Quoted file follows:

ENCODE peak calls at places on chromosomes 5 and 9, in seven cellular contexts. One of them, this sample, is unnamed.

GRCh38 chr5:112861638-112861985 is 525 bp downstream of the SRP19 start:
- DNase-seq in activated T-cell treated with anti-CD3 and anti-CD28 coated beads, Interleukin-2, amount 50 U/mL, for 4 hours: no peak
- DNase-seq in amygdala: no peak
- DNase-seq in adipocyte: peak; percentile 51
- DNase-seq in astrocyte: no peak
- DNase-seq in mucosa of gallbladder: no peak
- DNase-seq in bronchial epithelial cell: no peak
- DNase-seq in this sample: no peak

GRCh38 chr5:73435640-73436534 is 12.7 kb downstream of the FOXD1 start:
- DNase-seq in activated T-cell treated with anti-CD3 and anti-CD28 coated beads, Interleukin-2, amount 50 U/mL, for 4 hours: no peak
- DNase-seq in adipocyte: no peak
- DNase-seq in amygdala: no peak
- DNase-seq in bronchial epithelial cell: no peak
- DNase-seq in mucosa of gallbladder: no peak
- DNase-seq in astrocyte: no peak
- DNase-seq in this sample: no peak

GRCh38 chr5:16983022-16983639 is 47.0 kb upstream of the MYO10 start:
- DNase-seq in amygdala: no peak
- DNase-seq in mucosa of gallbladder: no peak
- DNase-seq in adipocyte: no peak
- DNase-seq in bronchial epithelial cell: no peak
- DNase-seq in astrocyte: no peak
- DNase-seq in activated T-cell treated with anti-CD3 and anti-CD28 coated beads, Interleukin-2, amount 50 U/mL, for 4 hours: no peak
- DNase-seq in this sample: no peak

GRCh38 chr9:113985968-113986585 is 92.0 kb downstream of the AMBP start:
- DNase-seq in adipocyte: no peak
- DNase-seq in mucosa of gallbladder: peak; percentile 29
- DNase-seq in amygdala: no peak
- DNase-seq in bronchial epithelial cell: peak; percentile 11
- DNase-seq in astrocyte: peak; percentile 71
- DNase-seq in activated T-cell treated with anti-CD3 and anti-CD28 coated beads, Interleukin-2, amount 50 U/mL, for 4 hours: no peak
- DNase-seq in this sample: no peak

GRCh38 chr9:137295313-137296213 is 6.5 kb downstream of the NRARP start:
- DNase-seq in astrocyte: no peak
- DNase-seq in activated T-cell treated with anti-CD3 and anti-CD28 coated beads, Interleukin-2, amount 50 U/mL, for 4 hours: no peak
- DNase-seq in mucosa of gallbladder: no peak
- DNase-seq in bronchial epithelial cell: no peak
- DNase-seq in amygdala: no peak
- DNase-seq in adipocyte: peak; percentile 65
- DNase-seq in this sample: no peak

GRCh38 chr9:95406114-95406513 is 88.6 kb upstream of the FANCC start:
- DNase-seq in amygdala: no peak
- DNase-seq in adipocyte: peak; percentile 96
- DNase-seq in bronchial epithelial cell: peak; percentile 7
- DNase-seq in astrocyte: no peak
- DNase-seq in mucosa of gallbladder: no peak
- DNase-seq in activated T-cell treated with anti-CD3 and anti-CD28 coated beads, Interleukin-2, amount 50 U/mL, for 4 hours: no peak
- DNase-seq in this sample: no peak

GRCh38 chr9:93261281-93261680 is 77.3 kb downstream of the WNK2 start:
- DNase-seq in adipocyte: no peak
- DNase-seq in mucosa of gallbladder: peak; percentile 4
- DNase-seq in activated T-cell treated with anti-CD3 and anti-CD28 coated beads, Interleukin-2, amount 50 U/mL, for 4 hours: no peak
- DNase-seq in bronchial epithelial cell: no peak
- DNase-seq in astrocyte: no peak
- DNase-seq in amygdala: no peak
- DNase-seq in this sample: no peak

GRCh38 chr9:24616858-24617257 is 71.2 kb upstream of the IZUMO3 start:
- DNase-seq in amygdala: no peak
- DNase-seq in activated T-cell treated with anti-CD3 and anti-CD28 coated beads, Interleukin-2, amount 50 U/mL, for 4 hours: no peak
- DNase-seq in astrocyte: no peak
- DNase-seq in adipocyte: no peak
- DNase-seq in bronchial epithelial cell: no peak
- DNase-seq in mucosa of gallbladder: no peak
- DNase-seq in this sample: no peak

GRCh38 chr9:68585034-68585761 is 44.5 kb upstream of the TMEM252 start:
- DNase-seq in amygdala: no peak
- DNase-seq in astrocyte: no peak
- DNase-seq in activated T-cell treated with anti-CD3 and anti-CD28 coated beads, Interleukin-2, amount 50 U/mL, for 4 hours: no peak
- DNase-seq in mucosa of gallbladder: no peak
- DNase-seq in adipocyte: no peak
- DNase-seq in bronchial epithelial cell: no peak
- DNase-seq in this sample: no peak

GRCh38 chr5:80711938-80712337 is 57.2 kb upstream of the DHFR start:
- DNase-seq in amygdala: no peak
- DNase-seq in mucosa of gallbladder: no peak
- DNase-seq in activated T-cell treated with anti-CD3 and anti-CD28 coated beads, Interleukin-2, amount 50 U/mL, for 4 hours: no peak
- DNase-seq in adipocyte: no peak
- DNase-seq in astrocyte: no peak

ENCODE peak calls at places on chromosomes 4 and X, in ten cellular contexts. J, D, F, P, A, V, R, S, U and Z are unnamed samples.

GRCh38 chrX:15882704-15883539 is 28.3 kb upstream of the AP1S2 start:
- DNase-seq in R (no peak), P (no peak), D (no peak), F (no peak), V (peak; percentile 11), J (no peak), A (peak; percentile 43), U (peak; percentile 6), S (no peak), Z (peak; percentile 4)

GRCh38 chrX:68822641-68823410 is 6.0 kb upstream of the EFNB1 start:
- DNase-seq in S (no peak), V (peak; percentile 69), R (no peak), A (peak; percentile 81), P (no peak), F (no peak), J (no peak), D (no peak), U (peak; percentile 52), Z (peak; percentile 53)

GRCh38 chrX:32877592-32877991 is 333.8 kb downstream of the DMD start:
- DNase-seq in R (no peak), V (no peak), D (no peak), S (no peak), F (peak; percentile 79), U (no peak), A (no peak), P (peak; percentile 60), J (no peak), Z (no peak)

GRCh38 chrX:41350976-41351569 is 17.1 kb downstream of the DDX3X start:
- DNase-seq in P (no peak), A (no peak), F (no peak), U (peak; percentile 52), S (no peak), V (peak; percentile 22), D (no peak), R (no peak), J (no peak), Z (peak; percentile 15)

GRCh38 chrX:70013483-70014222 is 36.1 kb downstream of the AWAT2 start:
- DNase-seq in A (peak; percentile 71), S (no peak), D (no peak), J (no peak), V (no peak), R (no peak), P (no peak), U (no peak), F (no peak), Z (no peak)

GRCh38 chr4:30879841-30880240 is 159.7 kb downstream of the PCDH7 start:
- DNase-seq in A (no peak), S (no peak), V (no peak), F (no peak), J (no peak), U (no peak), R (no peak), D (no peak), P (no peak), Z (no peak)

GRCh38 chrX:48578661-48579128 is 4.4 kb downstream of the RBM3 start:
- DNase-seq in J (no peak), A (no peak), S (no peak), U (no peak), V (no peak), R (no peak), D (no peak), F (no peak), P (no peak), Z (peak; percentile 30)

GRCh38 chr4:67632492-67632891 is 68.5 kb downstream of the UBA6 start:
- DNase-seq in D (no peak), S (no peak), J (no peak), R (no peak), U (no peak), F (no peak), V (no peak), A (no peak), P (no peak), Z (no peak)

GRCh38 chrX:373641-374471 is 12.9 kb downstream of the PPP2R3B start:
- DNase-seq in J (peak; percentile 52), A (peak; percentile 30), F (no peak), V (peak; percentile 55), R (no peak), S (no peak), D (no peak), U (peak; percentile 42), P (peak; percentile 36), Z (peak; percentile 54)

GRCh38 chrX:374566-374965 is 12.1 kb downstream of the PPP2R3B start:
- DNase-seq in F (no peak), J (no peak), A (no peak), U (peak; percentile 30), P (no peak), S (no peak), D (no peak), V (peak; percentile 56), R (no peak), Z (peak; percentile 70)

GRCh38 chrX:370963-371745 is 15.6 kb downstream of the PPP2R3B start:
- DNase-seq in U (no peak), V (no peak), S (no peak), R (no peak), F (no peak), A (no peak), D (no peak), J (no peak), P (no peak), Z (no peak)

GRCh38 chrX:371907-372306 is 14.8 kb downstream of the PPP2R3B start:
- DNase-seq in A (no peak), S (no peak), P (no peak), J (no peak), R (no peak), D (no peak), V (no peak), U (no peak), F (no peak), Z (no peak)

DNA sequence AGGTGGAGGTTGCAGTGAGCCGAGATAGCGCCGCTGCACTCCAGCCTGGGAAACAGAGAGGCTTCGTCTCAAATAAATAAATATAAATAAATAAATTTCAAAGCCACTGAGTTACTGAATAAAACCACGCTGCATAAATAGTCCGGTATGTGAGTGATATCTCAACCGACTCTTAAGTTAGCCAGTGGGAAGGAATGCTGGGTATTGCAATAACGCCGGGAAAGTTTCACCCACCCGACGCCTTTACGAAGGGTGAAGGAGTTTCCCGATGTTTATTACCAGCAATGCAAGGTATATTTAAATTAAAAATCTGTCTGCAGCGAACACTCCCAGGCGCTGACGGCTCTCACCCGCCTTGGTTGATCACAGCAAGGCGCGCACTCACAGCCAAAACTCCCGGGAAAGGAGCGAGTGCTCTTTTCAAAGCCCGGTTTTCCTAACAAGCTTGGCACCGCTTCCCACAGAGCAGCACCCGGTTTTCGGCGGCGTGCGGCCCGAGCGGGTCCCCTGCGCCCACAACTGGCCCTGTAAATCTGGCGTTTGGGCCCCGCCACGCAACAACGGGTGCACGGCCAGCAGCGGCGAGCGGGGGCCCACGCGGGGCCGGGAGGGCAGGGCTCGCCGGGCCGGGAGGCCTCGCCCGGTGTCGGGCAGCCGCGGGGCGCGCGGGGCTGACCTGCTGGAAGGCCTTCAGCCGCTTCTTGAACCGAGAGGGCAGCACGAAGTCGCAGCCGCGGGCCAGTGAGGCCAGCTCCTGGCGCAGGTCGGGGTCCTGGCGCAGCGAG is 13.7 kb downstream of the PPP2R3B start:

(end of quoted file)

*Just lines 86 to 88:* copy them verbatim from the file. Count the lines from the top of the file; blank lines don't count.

- DNase-seq in R (no peak), V (no peak), D (no peak), S (no peak), F (peak; percentile 79), U (no peak), A (no peak), P (peak; percentile 60), J (no peak), Z (no peak)

GRCh38 chrX:41350976-41351569 is 17.1 kb downstream of the DDX3X start:
- DNase-seq in P (no peak), A (no peak), F (no peak), U (peak; percentile 52), S (no peak), V (peak; percentile 22), D (no peak), R (no peak), J (no peak), Z (peak; percentile 15)